Nick proves a big draw

Coke Dog by Nick Deakin
Coke Dog by Nick Deakin
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IT is God, says Nick Deakin, who he has to thank for the position he finds himself in today.

The illustrator – who is now paid thousands of pounds for his creations and who this summer will have his work flashed across the US as part of a new Coca-Cola advert – was struggling in a call centre job unable to get anyone interested in his drawings when, one day, out the blue, he received a most unusual email.

Nick Deakin

Nick Deakin

It was from a Christian outlook group based in America’s deep south.

“They wanted me to illustrate this Christian youth group book,” the 36-year-old smiles today in his Kelham Island, Sheffield, studio.

“I’m not a religious man but it felt like a miracle.

“They’d seen my work on a website I’d set up – no idea how they stumbled on it – but that changed everything for me really. It proved I could make a living out of what I loved doing.”

Certainly he has done just that ever since.

For since leaving that call centre eight years ago, the fine art graduate has not only been creating his own line of T-shirts and posters, he’s also worked on projects for some of the world’s biggest companies including Nike, Shell, Orange and Virgin.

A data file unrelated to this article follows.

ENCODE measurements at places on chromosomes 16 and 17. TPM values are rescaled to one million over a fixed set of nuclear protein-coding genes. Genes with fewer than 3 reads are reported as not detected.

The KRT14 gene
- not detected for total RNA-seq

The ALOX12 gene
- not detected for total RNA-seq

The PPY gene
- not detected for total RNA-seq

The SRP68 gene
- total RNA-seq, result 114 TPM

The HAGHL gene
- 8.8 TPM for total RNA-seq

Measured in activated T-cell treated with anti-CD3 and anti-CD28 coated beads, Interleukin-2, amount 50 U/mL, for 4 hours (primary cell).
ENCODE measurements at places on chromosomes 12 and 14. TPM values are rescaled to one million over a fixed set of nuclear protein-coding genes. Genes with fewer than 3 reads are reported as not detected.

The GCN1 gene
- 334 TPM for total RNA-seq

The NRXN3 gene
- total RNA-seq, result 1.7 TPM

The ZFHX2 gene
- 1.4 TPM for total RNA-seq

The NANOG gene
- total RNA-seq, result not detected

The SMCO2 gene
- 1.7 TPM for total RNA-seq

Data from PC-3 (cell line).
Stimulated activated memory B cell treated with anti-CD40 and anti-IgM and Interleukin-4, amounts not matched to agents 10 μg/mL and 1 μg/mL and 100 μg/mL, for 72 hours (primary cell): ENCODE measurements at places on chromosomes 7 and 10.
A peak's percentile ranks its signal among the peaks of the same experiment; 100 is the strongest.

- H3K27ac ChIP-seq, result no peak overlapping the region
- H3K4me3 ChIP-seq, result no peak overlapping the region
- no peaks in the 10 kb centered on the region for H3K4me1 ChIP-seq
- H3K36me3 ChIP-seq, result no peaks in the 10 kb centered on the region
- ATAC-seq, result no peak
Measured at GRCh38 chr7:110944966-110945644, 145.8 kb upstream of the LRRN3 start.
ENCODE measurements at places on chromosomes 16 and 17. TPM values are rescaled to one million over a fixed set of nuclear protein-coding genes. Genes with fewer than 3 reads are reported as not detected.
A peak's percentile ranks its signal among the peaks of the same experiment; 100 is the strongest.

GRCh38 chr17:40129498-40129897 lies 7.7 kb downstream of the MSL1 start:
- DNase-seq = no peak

And now Coca-Cola.

“They saw my work in London and asked me to pitch for them,” he explains. “They wanted a hip hop dog and I sort of based it around Spike Lee, gave it some glasses and a kind of geeky quality, and they loved it straight away. It was really simple, actually.”

That dog has now been transformed into animation for an advert which sees him enjoying a Coke. It is currently showing around US cinemas.

“I have a friend living in New York,” says Nick who grew up in Barnburgh, Doncaster, but now lives in Goldthorpe, Barnsley. “He texted me and said he’d seen it - that was a thrill. It can blow your mind when you think so many people will be seeing something you’ve created.”

Just like, he says it blew his mind when he took a workshop for Sheffield Futures, a city charity helping disadvantaged young people.

“I was showing my art to them,” he recalls. “And this girl suddenly said ‘I’ve seen that before, I’ve got it on my wall’.

“She said she liked it, so she’d printed it off and put it up in her room. That was a pretty massive moment, just seeing this moody teenager suddenly light up.”

Chances are you might have seen his work too.

His pictures adorns the walls of several Sheffield bars, including The Great Gatsby and The Bowery, both in Division Street, and fashion shops like Size on the same road.

“The problem with that is I’m my own worst critic so sometimes I’ll be having a drink looking at them, thinking I could have done that better,” laughs Nick.

He might be a critic but the rest of the world, it seems, is fast falling for Nick Deakin. Thank the Lord for that.